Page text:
John Emerich Edward Dalberg-Acton, 1st Baron Acton, KCVO (January 10, 1834 – June 19, 1902), was an English historian, the only son of Sir Ferdinand Dalberg-Acton, 7th Baronet and grandson of the Neapolitan admiral, Sir John Acton, 6th Baronet. He was born at Naples.
His grandfather, who in 1791 succeeded to the baronetcy and family estates in Shropshire, previously held by the English branch of the Acton family, represented a younger branch which had transferred itself first to France and then to Italy. However, by the extinction of the elder branch. the admiral became head of the family. His eldest son, Richard, married Marie Louise Pelline, the daughter and heiress of Emeric Josef Wolfgang Heribert, 1st Duc de Dalberg, a naturalised French noble of ancient German lineage who had entered the French service under Napoleon and represented Louis XVIII at the Congress of Vienna in 1814. After Sir Richard Acton's death in 1837, she became the wife of the 2nd Earl Granville (1840) .
From an ancient Roman Catholic family, young Acton was educated at Oscott under Dr (afterwards Cardinal) Wiseman until 1848 and then at Edinburgh where he studied privately. At Munich, Acton resided in the house of Döllinger, the great scholar and subsequent leader of the Old Catholic party, whom he became lifelong friends with. He had endeavoured to procure admission to Cambridge, but for a Roman Catholic this was then impossible. Nonetheless, Döllinger had inspired in him a deep love of historical research and a profound conception of its functions as a critical instrument. He was a master of the principal foreign languages and began at an early age to collect a magnificent historical library, with the object (never realized, however,), of writing a great "History of Liberty". In politics, he was always an ardent Liberal.
Although not a notable traveller, Acton spent much time in the chief intellectual centres of Europe and in the United States and numbered among his friends such men as Montalembert, De Tocqueville, Fustel de Coulanges, Bluntschli von Sybel and Ranke. He was attached to Lord Granville's mission to Moscow as British representative at the coronation of Alexander II of Russia in 1856.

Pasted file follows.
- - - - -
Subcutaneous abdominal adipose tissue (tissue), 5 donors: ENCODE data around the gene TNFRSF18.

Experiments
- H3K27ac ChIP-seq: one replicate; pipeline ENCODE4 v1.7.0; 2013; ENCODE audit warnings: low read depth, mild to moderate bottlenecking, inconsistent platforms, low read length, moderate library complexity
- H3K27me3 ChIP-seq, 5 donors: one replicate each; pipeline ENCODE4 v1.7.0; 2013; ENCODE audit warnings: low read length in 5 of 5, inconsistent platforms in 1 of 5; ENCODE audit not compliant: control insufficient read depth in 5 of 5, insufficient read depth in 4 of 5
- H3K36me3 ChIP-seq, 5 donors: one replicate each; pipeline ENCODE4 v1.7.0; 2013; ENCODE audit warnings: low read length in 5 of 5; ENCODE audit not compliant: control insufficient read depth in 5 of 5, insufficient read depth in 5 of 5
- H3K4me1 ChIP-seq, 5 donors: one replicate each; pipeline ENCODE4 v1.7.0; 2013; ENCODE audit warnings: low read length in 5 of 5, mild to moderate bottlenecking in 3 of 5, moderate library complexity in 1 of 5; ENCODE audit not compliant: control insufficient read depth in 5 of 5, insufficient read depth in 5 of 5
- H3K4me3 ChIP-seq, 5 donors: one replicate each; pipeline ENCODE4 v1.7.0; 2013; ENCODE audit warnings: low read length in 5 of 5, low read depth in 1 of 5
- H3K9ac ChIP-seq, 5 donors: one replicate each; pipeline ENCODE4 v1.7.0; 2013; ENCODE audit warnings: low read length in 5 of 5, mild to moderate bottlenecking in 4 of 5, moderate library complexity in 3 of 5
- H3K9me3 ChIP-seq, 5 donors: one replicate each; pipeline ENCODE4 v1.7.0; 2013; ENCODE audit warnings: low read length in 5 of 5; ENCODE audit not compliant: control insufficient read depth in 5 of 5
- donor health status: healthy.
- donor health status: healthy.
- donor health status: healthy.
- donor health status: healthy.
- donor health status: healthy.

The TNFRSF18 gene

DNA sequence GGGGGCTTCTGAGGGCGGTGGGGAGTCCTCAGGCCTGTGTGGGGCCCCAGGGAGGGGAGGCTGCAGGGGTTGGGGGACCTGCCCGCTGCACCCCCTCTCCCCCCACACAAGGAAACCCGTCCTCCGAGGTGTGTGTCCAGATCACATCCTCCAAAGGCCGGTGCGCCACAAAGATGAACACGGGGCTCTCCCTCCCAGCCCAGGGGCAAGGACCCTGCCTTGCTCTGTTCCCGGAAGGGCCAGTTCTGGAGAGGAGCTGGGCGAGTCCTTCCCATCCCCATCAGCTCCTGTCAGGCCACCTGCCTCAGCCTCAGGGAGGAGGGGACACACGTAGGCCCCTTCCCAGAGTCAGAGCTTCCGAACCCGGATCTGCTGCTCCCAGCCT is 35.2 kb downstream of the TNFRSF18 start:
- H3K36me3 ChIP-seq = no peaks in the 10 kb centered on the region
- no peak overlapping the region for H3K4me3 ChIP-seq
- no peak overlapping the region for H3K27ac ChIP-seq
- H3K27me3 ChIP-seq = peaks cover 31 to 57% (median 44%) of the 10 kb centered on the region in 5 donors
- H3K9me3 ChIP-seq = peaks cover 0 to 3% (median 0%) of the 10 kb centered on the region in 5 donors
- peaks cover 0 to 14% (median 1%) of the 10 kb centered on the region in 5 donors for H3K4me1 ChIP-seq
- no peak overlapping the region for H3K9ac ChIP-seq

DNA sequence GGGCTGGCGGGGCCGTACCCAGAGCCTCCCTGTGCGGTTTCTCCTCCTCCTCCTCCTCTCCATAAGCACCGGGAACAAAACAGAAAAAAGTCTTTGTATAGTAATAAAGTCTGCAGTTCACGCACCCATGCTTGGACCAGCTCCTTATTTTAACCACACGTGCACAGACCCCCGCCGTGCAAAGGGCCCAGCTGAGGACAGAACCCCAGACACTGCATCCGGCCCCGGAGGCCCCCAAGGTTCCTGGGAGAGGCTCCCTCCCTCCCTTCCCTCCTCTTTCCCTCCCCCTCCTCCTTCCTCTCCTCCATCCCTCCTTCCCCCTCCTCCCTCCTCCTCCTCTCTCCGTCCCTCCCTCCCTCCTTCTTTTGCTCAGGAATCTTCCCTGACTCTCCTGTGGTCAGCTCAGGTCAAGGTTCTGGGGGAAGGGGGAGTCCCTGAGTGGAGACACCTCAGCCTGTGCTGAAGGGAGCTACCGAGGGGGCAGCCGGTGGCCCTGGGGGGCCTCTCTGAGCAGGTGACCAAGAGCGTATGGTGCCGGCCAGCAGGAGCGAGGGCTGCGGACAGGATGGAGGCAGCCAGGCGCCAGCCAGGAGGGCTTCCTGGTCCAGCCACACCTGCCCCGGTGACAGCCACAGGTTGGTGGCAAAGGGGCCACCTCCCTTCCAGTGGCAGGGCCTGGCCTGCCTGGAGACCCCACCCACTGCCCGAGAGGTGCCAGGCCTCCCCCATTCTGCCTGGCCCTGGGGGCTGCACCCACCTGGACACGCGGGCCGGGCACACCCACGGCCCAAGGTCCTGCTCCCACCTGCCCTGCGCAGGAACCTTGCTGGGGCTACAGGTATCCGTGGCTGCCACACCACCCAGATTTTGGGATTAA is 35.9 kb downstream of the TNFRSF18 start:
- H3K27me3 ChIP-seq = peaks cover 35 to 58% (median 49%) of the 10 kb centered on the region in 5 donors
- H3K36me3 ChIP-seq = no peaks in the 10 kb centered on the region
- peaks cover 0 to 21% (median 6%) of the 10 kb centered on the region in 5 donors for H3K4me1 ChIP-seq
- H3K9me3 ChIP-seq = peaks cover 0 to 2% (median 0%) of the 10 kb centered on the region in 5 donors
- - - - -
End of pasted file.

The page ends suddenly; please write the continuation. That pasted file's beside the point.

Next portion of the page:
In 1859, Sir John Acton settled in England, at his country house, Aldenham, in Shropshire. He returned to the House of Commons that same year as a parliamentary member of the Irish borough of Carlow and became a devoted admirer and adherent of Gladstone. However, he was not an active member, and his parliamentary career came to an end after the general election of 1865, when having headed the poll for Bridgnorth, he was unseated after a scrutiny of the ballot. He contested Bridgnorth again in 1868 but to no avail.
Meanwhile, Acton became the editor of the Roman Catholic monthly paper, The Rambler, in 1859, on John Henry (later Cardinal) Newman's retirement from the editorship. In 1862, he merged this periodical into the Home and Foreign Review. His contributions at once gave evidence of his remarkable wealth of historical knowledge. But though a sincere Roman Catholic, his whole spirit as a historian was hostile to ultramontane pretensions, and his independence of thought and liberalism of view speedily brought him into conflict with the Roman Catholic hierarchy. As early as August 1862, Cardinal Wiseman publicly censured the Review; and when in 1864, after Döllinger's appeal at the Munich Congress for a less hostile attitude towards historical criticism, the pope issued a declaration that the opinions of Catholic writers were subject to the authority of the Roman congregations, Acton felt that there was only one way of reconciling his literary conscience with his ecclesiastical loyalty, and he stopped the publication of his monthly periodical. He continued, however, to contribute articles to the North British Review, which, previously a Scottish Free Church organ, had been acquired by friends in sympathy with him, and which for some years (until 1872, when it ceased to appear) actively promoted the interests of a high-class Liberalism in both temporal and ecclesiastical matters; he also did a good deal of lecturing on historical subjects.
Acton took a great interest in America, considering its Federal structure the perfect guarantor of individual liberties. During the American Civil War, his sympathies lay entirely with the Confederacy, for their defense of States' Rights against a centralized government that, by all historical precedent, would inevitably turn tyrannical. His notes to Gladstone on the subject helped sway many in the British government to sympathy with the South. After the South's surrender, he wrote to Robert E. Lee that "I mourn for the stake which was lost at Richmond more deeply than I rejoice over that which was saved at Waterloo."